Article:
Unfortunately, the physical makeup of more modern paper products means that eventually they will disintegrate. Acidity of the paper is the primary reason most documents will not last. Paper is acidic because it is made from acidic pine trees soaked in sulfuric acid to pulp them (that causes the characteristic smell of a paper mill). The pulp is bleached, which cuts down on the acids but adds a corrosive alkaline. When exposed to heat and humidity, these acids and alkalines oxidize the tiny strands of pulp that make paper. Paper is also physically weak. It has a grain that accepts folds easily. When paper is folded over and over again, it tears. The act of unfolding and refolding shortens the life of the document.
Printed photographs also have their own inherent vices. Prints and negatives have light-sensitive emulsions bonded to a backing that can separate. This is particularly problematic with old tin-type photographs. The bonding agent is just not strong, and the picture flakes away. The emulsion on all photographs dries slower than the backing, leading to curling, rolling, and cracking of the image itself. Photographs are also subject to scratching by dust, dirt, or rough storage envelopes, and scratches can happen before you know it.
How archivists file and box papers and photos is important, and genealogists should learn from their techniques.
When it comes to choosing boxes for storage of your paper records, use acid-free boxes if you can afford them. If not, tightly pack your boxes and file folders to reduce acid off-gassing. (Not having an acid-free storage plan will increase acid transfer from direct contact with file folders in your boxes, however, so to slow this process down, insert a blank sheet of acid-free paper everywhere a folder touches valuable documents.) Tightly packed boxes and file folders also provide physical support for the records, which prevents bending, flattens crumples, and makes them easier to access and handle. Never use hanging file folders, however. They cannot be packed together tightly enough, and the documents have a tendency to become damaged in the hanging files. Pack your paper records tightly into file folders, then into (hopefully acid-free) boxes you buy at the office supply store, and put them in your chosen safe location.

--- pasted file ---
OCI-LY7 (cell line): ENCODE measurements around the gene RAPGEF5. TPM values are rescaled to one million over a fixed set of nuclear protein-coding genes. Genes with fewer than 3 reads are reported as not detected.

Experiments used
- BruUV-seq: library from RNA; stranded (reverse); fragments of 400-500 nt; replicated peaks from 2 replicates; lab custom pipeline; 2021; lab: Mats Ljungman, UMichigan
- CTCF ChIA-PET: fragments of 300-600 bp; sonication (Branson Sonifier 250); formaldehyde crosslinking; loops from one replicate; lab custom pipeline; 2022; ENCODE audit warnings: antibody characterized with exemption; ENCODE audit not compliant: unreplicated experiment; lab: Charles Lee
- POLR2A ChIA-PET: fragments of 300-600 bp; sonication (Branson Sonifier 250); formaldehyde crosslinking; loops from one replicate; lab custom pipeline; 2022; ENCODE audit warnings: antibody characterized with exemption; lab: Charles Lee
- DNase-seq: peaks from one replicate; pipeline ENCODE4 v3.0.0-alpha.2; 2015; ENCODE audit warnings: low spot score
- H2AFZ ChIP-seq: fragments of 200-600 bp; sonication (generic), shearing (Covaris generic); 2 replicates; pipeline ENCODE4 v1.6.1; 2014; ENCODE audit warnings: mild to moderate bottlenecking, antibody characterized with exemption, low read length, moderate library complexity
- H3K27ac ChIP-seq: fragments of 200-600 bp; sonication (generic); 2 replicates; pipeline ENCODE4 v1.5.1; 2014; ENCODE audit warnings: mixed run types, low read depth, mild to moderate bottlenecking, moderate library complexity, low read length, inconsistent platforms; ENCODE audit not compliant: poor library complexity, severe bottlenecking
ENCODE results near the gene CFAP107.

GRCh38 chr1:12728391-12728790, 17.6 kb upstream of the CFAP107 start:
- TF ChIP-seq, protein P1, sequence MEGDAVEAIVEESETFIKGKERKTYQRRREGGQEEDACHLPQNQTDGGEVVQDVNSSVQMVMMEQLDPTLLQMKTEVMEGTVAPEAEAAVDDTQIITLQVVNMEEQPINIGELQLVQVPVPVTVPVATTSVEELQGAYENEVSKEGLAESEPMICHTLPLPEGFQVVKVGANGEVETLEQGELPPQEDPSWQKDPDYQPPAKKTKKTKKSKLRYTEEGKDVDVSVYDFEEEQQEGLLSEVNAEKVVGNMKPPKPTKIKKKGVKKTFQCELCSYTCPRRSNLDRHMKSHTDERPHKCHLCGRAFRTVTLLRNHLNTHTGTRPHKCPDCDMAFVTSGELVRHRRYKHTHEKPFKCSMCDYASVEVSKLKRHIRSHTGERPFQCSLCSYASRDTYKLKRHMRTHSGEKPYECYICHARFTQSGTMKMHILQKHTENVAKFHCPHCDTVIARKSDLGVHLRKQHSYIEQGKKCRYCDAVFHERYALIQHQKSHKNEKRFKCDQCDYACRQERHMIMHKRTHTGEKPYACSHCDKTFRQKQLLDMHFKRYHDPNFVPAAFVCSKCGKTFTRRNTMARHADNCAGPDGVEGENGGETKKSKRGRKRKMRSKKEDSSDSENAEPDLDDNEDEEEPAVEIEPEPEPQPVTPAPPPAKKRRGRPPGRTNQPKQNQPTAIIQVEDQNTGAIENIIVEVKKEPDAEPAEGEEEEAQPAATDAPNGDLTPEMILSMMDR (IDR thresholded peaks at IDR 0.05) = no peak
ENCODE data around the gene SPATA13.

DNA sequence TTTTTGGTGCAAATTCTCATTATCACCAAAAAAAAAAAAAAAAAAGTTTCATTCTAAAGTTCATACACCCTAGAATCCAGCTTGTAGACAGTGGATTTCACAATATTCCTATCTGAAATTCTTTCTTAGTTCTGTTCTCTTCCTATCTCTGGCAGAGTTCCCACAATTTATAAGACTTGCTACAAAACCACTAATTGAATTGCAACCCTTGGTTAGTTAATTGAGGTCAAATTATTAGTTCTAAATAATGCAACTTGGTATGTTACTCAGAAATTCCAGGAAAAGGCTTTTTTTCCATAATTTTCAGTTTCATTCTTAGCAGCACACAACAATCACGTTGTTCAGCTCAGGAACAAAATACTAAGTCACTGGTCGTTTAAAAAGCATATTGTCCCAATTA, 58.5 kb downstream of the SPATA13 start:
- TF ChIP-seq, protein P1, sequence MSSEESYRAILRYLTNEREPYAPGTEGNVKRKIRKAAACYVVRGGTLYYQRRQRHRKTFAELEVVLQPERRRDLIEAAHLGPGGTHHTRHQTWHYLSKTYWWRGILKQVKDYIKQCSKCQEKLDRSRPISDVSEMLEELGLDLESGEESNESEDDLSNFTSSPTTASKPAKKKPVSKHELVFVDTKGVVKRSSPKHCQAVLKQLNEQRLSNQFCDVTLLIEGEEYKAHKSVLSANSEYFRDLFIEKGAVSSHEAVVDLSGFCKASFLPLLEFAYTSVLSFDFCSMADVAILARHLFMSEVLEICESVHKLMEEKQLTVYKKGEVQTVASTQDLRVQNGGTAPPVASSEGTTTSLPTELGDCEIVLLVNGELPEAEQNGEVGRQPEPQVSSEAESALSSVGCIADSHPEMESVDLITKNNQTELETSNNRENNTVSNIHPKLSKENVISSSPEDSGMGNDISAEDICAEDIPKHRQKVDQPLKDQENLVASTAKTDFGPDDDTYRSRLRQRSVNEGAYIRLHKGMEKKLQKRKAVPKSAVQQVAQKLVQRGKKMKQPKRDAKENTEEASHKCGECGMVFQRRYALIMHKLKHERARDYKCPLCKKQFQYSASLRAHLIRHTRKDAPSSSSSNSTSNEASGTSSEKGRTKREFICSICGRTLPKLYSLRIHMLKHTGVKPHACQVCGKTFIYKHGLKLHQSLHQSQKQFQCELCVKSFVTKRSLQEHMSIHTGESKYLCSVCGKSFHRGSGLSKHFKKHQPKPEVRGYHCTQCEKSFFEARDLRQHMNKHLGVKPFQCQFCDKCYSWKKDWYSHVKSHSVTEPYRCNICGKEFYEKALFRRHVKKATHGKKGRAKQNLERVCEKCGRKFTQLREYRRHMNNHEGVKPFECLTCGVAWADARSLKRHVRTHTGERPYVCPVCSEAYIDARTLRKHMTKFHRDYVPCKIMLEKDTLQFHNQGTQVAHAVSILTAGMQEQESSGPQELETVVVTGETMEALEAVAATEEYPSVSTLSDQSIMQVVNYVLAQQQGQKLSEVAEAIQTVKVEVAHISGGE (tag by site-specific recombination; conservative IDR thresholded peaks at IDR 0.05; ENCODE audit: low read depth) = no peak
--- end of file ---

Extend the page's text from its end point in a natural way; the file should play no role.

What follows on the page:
When it comes to photographs, you can put them into plastic bags, even sandwich bags, to keep them from sticking together. Ideally, you would want to place them in acid-free photo envelopes. You must not place tintype photos in plastic bags, however. Store tintypes in acid-free protective covering. When labeling your photographs, only write along the back edge in pencil. Better yet, identify the photo on a piece of paper, and stow that with it in its bag. Pack them moderately tightly in an acid-free photograph box, too.
Once you have everything organized and into safe storage boxes, you are ready to find a place to store your collection. In general, there are a few rules to keep in mind for storing and preserving records long term. The first has to do with the environment you choose for storing your items. A good rule of thumb: if you would not want to live in a place, do not make your records live there. The storage environment should be free from dirt, chemical off-gassing, bugs, rodents, and water leakage. Do not store records in an outbuilding or attic where temperature and humidity are not controlled. (In an ideal world, you would store records in a location under 68 degrees and around 45 percent humidity, but if that is not possible, then keep them in a temperature-controlled place.) Also make sure the records are kept in dark conditions (light fades paper); a good place is in an acid-free box in a closet or under the bed.
With a bit of knowledge and some gumption, storing records for a reasonable time (before donating them to an archive, of course) is a pretty simple task after all. Do your descendants a favor and preserve their history in the best way possible.